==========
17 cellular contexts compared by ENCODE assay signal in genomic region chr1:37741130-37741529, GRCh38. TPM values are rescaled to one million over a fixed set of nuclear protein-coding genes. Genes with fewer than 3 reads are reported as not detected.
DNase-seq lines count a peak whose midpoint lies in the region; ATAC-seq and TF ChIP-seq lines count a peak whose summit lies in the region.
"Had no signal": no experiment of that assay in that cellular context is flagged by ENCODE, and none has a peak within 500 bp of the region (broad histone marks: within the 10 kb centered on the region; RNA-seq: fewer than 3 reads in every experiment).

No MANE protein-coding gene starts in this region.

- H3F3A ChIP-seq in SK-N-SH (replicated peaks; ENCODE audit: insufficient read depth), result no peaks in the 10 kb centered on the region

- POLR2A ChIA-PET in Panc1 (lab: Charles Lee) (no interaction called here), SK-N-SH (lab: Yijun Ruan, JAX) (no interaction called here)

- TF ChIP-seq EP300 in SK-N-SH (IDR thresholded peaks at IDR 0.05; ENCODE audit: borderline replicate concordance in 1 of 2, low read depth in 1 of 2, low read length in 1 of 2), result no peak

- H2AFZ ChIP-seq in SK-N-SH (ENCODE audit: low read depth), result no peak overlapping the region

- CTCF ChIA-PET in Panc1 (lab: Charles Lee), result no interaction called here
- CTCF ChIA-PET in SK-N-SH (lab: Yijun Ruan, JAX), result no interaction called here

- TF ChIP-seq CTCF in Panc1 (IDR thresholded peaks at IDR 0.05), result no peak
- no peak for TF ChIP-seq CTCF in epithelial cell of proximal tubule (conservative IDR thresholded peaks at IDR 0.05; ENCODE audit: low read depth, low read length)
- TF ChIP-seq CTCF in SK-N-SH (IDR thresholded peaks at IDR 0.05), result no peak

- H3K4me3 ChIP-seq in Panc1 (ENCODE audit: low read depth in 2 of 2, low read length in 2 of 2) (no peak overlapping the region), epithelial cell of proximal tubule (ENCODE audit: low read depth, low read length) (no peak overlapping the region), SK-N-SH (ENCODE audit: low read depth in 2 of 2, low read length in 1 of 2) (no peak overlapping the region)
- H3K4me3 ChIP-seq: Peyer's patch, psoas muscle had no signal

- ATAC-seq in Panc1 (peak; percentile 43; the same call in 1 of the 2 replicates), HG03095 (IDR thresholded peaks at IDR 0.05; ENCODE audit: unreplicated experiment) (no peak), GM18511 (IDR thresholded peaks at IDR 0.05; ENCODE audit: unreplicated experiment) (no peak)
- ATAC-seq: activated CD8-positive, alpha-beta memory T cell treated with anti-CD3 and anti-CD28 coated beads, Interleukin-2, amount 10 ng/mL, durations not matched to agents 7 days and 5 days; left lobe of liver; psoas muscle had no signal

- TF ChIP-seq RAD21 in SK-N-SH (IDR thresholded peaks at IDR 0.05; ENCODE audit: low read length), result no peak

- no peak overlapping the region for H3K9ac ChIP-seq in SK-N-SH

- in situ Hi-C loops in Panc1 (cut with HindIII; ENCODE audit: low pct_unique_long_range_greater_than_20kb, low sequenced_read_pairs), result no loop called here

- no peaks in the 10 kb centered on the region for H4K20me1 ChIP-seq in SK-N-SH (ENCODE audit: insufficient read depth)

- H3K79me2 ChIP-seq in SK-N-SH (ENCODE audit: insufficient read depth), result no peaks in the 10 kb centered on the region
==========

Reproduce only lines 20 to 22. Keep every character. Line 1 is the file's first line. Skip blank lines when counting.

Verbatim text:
- in situ Hi-C loops in Panc1 (cut with HindIII; ENCODE audit: low pct_unique_long_range_greater_than_20kb, low sequenced_read_pairs), result no loop called here

- no peaks in the 10 kb centered on the region for H4K20me1 ChIP-seq in SK-N-SH (ENCODE audit: insufficient read depth)

- H3K79me2 ChIP-seq in SK-N-SH (ENCODE audit: insufficient read depth), result no peaks in the 10 kb centered on the region